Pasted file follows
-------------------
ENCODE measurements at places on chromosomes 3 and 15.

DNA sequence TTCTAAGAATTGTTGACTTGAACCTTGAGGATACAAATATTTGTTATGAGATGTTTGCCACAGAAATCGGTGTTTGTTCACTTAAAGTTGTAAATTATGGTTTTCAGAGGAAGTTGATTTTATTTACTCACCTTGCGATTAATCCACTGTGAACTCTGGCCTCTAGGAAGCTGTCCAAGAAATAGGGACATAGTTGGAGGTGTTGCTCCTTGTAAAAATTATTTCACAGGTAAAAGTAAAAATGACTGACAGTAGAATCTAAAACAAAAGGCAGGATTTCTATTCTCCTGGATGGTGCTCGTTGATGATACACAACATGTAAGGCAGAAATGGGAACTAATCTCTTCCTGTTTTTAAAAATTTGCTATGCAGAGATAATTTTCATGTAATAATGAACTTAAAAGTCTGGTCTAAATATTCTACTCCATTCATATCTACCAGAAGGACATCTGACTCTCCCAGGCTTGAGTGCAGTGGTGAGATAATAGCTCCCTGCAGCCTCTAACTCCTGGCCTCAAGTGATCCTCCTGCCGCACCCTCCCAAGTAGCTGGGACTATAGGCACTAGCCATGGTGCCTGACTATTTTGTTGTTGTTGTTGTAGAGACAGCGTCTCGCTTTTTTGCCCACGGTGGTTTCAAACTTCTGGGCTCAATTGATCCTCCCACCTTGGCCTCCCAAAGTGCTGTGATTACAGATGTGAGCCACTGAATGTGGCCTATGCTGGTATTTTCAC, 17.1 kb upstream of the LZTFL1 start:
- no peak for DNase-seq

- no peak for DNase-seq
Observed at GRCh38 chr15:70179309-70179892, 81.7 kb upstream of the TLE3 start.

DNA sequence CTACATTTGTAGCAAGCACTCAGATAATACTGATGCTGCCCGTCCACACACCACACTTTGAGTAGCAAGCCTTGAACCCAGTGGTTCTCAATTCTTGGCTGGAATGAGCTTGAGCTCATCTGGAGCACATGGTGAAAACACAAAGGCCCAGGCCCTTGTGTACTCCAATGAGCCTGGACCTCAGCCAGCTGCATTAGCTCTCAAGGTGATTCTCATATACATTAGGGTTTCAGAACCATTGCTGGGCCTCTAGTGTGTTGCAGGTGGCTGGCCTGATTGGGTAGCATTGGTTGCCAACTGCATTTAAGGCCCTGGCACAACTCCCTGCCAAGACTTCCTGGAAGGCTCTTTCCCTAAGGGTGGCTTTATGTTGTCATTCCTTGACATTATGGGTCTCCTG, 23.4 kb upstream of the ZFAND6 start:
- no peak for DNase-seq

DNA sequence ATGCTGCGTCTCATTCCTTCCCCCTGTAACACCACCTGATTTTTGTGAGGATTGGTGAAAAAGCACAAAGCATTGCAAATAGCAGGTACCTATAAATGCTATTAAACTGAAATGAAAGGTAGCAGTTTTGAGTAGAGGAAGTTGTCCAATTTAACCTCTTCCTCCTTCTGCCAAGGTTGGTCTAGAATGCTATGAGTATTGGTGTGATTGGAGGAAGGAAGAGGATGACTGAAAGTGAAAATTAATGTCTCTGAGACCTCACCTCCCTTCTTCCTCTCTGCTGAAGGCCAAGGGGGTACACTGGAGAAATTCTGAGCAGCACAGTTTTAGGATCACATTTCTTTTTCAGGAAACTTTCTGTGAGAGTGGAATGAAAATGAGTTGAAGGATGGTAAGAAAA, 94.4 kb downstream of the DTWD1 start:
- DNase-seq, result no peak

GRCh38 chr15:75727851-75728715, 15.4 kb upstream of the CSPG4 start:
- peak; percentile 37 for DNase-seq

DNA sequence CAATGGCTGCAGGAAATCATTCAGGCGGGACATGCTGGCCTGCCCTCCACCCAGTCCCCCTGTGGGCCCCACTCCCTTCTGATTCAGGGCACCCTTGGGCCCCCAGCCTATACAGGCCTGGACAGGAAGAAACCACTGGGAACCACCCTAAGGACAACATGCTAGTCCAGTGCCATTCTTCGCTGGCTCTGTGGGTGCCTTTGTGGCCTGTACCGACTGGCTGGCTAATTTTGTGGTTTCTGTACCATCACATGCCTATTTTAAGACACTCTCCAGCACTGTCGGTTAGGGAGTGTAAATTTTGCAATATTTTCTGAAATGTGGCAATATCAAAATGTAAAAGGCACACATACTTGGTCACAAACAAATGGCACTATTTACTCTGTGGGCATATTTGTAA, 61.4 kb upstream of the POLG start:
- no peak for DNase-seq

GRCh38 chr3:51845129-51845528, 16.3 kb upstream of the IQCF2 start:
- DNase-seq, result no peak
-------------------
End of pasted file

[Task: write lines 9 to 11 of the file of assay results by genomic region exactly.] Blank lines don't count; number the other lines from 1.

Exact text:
- DNase-seq, result no peak

GRCh38 chr15:75727851-75728715, 15.4 kb upstream of the CSPG4 start:
- peak; percentile 37 for DNase-seq